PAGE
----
Yes, I worked a part-time job (20 hours per week) doing marketing for a commercial real estate investment team. When I took a lighter course load over the summer or took the summer off, I still worked part-time and used the extra time to work on my animal/veterinary experience.

What was your GRE score?

Note from author: It’s important to get a handle on the GRE layout before taking the test, over the years it has changed drastically.

Verbal Reasoning: 163 (93rd percentile)

Quantitative Reasoning: 148 (30th percentile – not my finest performance)

Analytical Writing: 4.0 (60th percentile)

How many extracurricular activities did you list on your application?

Three – tennis team, dance instructor, and Secretary of the pre-vet club.

Did you have exotic, large, and small animal experience prior to applying to veterinary school as a non-traditional WIMU vet school student?

Yes. I was raised with small animals as pets and interned in a mixed small animal/exotics practice for a summer where I got more comfortable handling rodents, birds, and lizards. I also worked as a vet tech at my county animal shelter and was exposed to a lot of cats, dogs, and rabbits, but we also got an occasional cow, pig, and horse that required medical treatment.

I also took a few classes in my undergrad that offered hands-on labs with large animals. These courses include Sheep Day (a one-day, off-site lab performing breeding soundness exams – using a good veterinary stethoscope – on a flock of sheep), Animal Health and Hygiene (got experience drawing blood from cows, rectal palpation, and performing physical exams on horses, cows and sheep), Physiology of Reproduction and Lactation (more rectal palpation experience on cows, as well as watching several transrectal ultrasounds on cows to determine pregnancy status), and Applied Equine Reproduction (learned how to prepare a mare for and perform artificial insemination, interpreted ovulation or pregnancy status via transrectal ultrasounds).

What types of paying jobs did you have before going to veterinary school? 

I worked in the commercial real estate field for 16 years, the last 5 years were part-time because I decided to go to college. In the year between graduating and starting vet school, I held a 2nd part-time job at the county animal shelter as a veterinary technician.

Did you volunteer? If so, where? 

Yes, I volunteered with Best Friends Animal Society and at my county animal shelter.  My volunteer work at the county animal shelter is what led to my employment there.

How many people read your personal statement before submitting it?

Just me!  I wrote a lot for my job in real estate so I’m accustomed to editing my own writing.

When did you decide to become a vet and start the application process for the WIMU vet school program?

When I was 29.  It was a childhood dream job of mine but I lost sight of it during my teenage years. When I turned 29, I realized I had spent 10 years working in a field I didn’t enjoy so I decided to start college with the veterinary goal in mind.  I wasn’t sure if I had what it took but I didn’t want to regret never trying.

Did you interview any vets before starting the application process? If so how did you approach them?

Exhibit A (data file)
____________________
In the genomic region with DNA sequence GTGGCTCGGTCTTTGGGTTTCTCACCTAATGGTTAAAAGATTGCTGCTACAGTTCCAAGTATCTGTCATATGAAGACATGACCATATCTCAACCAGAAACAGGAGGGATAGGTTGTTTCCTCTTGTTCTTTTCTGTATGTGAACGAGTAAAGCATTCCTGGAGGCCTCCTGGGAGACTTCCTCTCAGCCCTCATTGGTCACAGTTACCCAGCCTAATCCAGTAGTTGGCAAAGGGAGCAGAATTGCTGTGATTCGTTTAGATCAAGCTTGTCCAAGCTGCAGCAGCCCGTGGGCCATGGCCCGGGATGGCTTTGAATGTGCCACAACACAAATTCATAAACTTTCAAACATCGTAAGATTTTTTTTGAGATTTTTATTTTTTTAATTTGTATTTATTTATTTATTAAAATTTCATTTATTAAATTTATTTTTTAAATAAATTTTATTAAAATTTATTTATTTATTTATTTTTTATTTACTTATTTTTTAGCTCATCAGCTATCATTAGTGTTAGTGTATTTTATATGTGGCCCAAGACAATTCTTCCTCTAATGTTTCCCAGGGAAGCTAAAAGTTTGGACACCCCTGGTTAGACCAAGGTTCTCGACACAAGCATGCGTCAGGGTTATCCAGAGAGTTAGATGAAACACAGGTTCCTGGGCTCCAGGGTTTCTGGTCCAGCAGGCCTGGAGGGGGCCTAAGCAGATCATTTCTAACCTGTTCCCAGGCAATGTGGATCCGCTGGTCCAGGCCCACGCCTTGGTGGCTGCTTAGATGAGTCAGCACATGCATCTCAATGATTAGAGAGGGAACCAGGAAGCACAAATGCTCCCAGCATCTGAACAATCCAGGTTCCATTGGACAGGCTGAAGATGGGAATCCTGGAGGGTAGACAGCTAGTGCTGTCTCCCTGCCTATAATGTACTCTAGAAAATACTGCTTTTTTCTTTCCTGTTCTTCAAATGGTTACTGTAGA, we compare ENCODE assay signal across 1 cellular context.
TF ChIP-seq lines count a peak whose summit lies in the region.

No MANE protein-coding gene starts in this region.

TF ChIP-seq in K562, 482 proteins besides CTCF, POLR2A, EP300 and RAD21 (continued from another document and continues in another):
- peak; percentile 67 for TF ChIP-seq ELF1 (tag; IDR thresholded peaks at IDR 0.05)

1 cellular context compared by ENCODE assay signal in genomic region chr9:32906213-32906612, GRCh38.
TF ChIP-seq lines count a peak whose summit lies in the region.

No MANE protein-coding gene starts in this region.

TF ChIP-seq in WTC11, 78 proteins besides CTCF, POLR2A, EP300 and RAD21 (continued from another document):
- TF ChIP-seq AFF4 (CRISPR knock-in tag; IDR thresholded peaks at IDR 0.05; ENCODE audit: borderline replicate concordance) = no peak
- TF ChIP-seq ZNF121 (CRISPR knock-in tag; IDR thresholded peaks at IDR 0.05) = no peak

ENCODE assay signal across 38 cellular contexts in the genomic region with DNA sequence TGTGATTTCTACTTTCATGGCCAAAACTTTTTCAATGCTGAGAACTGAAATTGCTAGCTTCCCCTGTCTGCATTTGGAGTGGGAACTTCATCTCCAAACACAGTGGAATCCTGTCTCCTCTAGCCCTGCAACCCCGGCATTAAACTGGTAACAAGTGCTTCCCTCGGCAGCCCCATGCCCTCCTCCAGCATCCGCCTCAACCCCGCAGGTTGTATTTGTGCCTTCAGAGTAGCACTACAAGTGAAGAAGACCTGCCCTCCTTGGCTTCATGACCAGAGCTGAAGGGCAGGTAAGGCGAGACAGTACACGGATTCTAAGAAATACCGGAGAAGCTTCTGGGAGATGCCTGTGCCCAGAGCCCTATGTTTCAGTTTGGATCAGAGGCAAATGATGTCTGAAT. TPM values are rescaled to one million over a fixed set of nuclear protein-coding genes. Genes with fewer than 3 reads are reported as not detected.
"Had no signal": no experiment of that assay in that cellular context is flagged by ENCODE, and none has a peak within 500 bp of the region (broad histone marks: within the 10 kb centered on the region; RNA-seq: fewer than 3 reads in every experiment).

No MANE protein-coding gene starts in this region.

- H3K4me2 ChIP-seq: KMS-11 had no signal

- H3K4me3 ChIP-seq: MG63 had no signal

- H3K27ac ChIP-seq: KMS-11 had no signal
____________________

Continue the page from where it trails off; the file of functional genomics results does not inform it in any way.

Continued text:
The Pre-Vet Club at my school would have veterinarians come in and talk about their practices or career paths. I also would ask the veterinarians I worked with about their experiences in vet school and if they were happy with their choice, ask about their debt load and how they paid for school, etc.  It was much easier asking those questions of the vets I worked/interned with. 

Were you a member of any clubs at your undergraduate school? If so, which ones?

I was a member of the Non-Traditional Student Association, and I was the Secretary for the Pre-Vet Club.

Did you join student clubs in your DVM program?  Were they helpful?

I have joined a few clubs, the only one that has been helpful so far is the Emergency Medicine Club. They had a fun wet lab where we got to practice ultrasounds.

Did you apply to vet school after, or during your Bachelor’s education?

After.  I didn’t feel I had accumulated enough experience working underneath a veterinarian during my Bachelor’s education so I used the summer and fall after graduating to bulk up those experiences.

Before Getting into the Utah Vet School, who gave you your letters of recommendation? Did you know them well?

I had six letters of recommendation. Two of which were from my bosses that I had worked for in real estate for eight years. They knew me extremely well both professionally and personally.

Two of them were from veterinarians I had interned/volunteered for. The vet I interned for knew me fairly well, I interned for him four mornings per week for a summer. The one I volunteered for knew me enough to speak to my dependability and professionalism but she really only worked with me one morning a week for a summer.

The other two came from professors I had higher-level classes with. They didn’t know me on a personal level but I was always sat in the front row so they knew I was an active participant in class and that I performed well on assignments and exams.

Did you find the application process stressful? Why or why not?

Yes. It was time-consuming, expensive, and each school required supplemental essays in addition to my personal statement. I also worried whether my personal statement, essays, experiences, GRE scores, etc. were going to be good enough and whether they were enough to make me stand out. I felt like there was a lot riding on getting it right.